Last week, I critiqued the anti-racism training put on by St. Olaf. My biggest grievance with the training is that it did not provide concrete examples of how to be anti-racist, instead opting for abstracted scenarios and a jargon dump.
Below, you’ll find practicable skills intended to deconstruct racist behaviors and effectively augment the shortcomings of the anti-racism training. The section headers are features of a white supremacist society, and the bullet points are actions to become more anti-racist.
The list was compiled by my Art 229 class, Digital Filmmaking, and published with the permission of visiting assistant professor of Art and Art History Kelsey Bosch.
Be willing to accept when people make mistakes.
Be more understanding.
Think of a solution or suggestion to the mistake — do not ostracize the mistake.
Expecting perfection doesn’t allow for everyone’s truth to be told.
Accept that perfection is an unrealistic standard.
Spread appreciation to everyone involved.
Don’t make assumptions about who should receive all the credit and appreciation.
Mistakes should be viewed as a valuable part of the process.
Recognize that there is no one right way to do something and that the right way is often associated with a history of established privileges.
Sense of Urgency:
Make sure to pace yourself; you do not want to become overworked.
Regularly check in on group members to understand where they are for timelines.
Come up with work schedule and places to check in
Take the time to have conversations about inclusivity and inclusion; don’t let the pace of projects get in the way of the human element of a classroom.
Don’t rush the process.
People work and create at different paces — that’s okay!!
Have patience with others
Be willing to take criticism; don’t take it so personally.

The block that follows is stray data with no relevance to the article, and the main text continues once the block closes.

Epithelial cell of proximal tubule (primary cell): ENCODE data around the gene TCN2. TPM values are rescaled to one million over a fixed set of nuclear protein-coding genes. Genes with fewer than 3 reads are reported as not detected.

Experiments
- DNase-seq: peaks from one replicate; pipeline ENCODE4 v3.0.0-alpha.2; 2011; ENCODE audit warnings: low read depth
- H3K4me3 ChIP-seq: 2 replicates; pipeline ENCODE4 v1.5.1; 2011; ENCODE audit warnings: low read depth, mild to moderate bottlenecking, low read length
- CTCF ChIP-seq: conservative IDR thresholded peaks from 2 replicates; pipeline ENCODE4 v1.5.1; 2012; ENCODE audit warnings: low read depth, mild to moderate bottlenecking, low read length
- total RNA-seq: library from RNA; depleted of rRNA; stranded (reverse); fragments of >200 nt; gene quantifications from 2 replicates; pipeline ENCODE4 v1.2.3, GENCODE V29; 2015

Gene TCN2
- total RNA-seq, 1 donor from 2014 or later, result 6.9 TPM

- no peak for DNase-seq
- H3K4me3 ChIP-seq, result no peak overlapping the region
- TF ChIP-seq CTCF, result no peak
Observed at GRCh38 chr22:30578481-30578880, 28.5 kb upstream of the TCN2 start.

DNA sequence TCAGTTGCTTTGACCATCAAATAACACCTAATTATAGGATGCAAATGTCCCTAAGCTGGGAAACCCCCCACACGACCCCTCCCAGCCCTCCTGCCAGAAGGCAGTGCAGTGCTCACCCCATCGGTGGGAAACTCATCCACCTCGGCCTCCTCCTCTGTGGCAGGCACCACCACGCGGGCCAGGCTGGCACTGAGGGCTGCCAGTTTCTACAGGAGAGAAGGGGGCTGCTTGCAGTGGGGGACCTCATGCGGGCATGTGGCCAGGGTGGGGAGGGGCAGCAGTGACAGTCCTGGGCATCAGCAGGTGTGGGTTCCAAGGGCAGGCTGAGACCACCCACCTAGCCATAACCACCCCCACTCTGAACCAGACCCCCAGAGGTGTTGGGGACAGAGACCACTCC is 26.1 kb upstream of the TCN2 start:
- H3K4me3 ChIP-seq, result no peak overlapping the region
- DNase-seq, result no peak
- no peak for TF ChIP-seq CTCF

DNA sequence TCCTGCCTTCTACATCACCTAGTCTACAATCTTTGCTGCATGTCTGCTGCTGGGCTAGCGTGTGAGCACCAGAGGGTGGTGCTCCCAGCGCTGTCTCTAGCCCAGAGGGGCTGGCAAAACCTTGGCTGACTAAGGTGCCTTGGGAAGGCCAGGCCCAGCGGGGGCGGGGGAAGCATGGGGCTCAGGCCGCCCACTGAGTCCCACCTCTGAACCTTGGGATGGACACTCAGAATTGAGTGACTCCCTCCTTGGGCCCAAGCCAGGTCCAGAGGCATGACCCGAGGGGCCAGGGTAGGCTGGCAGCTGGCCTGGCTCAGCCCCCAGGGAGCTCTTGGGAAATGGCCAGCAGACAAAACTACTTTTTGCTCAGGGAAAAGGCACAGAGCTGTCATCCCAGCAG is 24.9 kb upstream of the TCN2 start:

Be willing to feel comfortable with others offering advice and criticism.
Understand when to defend our actions and when to take accountability for them.
Accept and be willing to hear criticism.
If you’re being cruel let people tell you you’re being cruel and grow from it.
Be open to having difficult conversations and knowing that there is no shame in voicing concerns or pointing out inequalities and injustices.
Quantity Over Quality:
Be more understanding with people’s emotions.
Meet goals for growth rather than results.
If we value quantity more than quality, we will not tell the right story, and it is likely that we won’t take the time to have equal representation.
Do not feel pressure to follow conventions or to please others while creating.
Worship of the Written Word:
Look at the product instead of the explanation of the product.
Understand that there are more ways to be productive in a community or group than academic communication.
Rules and policies that might have worked in the past do not necessarily apply to us, and allowing us to decide what works best for everyone will allow room for improvement leading to an evolution to who we would like to become.
People can, will and should tell, share and articulate their stories in different ways — do not have to be expressed in the same way as others.
Only One Right Way:
Be open to other peoples’ ways of doing things and their ways of thought.
Understand that there are several correct processes to get to the same goal.
Value creative differences, different methods and trying new things.
Know that your way isn’t always the right way; you may not know what is best.
Be able to approach topics in a complex manner; understand the costs and benefits of all perspectives.
A binary right/wrong approach is often limited, especially when it comes to artistic works, where there is often no one correct answer.
We are all going to show up differently and create things differently. We all have something different to express!
Make a classroom environment where people can feel comfortable to branch out and create things that are unfamiliar or out of their comfort zone.
It’s important to have communication between people who are in charge and those who are not.
In a group, share responsibility with a given task.
Don’t be afraid to speak out against paternalism.
Allow more room for individual creativity and freedom of expression to radiate without the need or desire to impose certain restrictions or limits.
Develop a better awareness of the presence of white privilege within person-to-person interactions.
Know that there isn’t good and evil or right and wrong — there is only human behavior; things are more gray than black and white.
Look at more complex issues with a degree of acceptance and understanding; knowing things are more complicated than they may seem.